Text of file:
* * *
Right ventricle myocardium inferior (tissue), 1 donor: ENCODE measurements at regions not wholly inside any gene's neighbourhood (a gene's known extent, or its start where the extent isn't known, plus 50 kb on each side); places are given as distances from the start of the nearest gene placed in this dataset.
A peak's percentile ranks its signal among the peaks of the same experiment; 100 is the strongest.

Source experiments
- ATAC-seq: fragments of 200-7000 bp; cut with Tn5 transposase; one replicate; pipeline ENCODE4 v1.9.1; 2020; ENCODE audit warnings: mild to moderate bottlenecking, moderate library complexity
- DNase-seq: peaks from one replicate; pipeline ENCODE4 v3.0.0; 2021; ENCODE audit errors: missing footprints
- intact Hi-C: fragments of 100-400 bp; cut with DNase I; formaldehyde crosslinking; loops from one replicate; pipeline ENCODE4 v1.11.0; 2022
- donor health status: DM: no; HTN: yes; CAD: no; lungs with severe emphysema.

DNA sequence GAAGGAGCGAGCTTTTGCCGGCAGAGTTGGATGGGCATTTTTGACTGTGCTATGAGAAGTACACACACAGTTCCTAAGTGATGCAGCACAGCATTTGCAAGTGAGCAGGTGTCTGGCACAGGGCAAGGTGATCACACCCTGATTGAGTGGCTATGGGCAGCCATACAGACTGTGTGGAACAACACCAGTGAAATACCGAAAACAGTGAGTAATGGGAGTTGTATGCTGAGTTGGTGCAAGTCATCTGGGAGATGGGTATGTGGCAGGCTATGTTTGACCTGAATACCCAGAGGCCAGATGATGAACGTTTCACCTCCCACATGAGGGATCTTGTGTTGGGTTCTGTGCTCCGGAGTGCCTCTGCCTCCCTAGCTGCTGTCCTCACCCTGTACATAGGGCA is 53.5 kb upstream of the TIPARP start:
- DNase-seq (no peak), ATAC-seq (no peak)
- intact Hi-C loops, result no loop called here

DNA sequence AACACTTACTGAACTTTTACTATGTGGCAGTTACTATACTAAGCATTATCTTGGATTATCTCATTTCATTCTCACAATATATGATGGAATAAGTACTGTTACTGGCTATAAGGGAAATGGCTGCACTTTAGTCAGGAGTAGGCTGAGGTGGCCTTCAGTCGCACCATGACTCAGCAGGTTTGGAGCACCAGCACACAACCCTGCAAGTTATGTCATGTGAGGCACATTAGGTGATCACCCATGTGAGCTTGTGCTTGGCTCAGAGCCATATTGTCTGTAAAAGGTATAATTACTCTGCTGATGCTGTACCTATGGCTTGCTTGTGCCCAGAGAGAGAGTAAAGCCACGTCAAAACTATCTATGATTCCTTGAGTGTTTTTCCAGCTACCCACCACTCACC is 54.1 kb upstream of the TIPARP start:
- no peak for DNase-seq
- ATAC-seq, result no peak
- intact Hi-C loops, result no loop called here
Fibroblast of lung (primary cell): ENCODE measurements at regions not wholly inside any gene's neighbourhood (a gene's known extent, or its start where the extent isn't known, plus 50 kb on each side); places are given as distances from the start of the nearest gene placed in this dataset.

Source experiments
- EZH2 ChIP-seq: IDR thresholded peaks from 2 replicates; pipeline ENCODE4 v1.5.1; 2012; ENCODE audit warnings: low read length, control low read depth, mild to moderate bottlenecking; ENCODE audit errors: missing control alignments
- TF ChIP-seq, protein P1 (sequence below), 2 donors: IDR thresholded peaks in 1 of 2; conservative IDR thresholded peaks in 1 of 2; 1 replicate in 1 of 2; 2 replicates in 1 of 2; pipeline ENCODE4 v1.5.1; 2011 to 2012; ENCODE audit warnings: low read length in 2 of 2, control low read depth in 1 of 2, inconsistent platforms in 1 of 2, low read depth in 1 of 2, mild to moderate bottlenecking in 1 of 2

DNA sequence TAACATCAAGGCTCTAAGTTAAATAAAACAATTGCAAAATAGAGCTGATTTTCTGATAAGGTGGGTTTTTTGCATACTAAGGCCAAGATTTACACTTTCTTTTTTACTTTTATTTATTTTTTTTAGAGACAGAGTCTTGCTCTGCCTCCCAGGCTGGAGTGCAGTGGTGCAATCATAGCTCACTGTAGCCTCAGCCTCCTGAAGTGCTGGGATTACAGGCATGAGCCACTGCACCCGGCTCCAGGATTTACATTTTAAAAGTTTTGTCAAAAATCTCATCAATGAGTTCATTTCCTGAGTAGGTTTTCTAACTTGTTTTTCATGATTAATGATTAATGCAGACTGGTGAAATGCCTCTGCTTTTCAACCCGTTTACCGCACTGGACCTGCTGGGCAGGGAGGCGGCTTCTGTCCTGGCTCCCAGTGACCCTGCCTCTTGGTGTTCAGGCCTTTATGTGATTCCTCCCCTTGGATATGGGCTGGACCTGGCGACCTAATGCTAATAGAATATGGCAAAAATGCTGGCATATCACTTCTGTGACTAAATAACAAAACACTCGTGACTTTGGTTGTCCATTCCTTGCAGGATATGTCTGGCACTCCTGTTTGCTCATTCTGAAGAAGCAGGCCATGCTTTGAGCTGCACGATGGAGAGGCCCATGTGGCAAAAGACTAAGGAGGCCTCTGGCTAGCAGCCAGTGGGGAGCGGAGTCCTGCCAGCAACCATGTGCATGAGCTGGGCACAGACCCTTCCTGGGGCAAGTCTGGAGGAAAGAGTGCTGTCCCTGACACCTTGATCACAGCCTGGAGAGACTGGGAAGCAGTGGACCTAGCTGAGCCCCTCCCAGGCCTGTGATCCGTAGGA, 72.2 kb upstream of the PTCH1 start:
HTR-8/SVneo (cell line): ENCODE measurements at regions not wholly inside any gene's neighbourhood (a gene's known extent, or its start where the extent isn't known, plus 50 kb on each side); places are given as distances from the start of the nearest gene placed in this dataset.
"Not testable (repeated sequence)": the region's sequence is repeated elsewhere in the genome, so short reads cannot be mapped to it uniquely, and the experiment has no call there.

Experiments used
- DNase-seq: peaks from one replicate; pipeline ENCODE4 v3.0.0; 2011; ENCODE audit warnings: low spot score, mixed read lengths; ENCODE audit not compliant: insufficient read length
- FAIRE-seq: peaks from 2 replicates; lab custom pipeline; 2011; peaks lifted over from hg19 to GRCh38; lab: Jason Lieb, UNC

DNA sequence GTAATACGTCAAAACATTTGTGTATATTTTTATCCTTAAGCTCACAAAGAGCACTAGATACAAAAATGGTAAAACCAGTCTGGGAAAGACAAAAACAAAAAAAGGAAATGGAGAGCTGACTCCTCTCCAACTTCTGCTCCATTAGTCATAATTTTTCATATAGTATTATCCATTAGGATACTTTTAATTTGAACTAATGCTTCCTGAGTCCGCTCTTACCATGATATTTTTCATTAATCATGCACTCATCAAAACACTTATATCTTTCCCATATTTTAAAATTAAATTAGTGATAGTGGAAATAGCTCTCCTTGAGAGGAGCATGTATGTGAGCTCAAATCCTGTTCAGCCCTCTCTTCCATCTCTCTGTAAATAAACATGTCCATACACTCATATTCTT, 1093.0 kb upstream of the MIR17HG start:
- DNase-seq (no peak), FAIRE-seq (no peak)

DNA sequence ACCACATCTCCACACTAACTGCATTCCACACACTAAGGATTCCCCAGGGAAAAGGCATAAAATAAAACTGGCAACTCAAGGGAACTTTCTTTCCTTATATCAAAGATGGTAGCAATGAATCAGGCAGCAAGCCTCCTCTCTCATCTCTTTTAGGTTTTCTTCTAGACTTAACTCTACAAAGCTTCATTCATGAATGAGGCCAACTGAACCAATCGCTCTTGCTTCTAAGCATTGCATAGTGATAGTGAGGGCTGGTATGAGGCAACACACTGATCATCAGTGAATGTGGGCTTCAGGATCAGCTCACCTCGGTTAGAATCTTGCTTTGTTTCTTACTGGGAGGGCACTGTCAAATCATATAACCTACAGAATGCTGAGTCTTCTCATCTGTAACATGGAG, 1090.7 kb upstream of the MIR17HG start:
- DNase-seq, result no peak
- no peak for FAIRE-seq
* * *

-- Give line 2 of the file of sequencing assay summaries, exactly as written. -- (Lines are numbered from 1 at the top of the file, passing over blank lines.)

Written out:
A peak's percentile ranks its signal among the peaks of the same experiment; 100 is the strongest.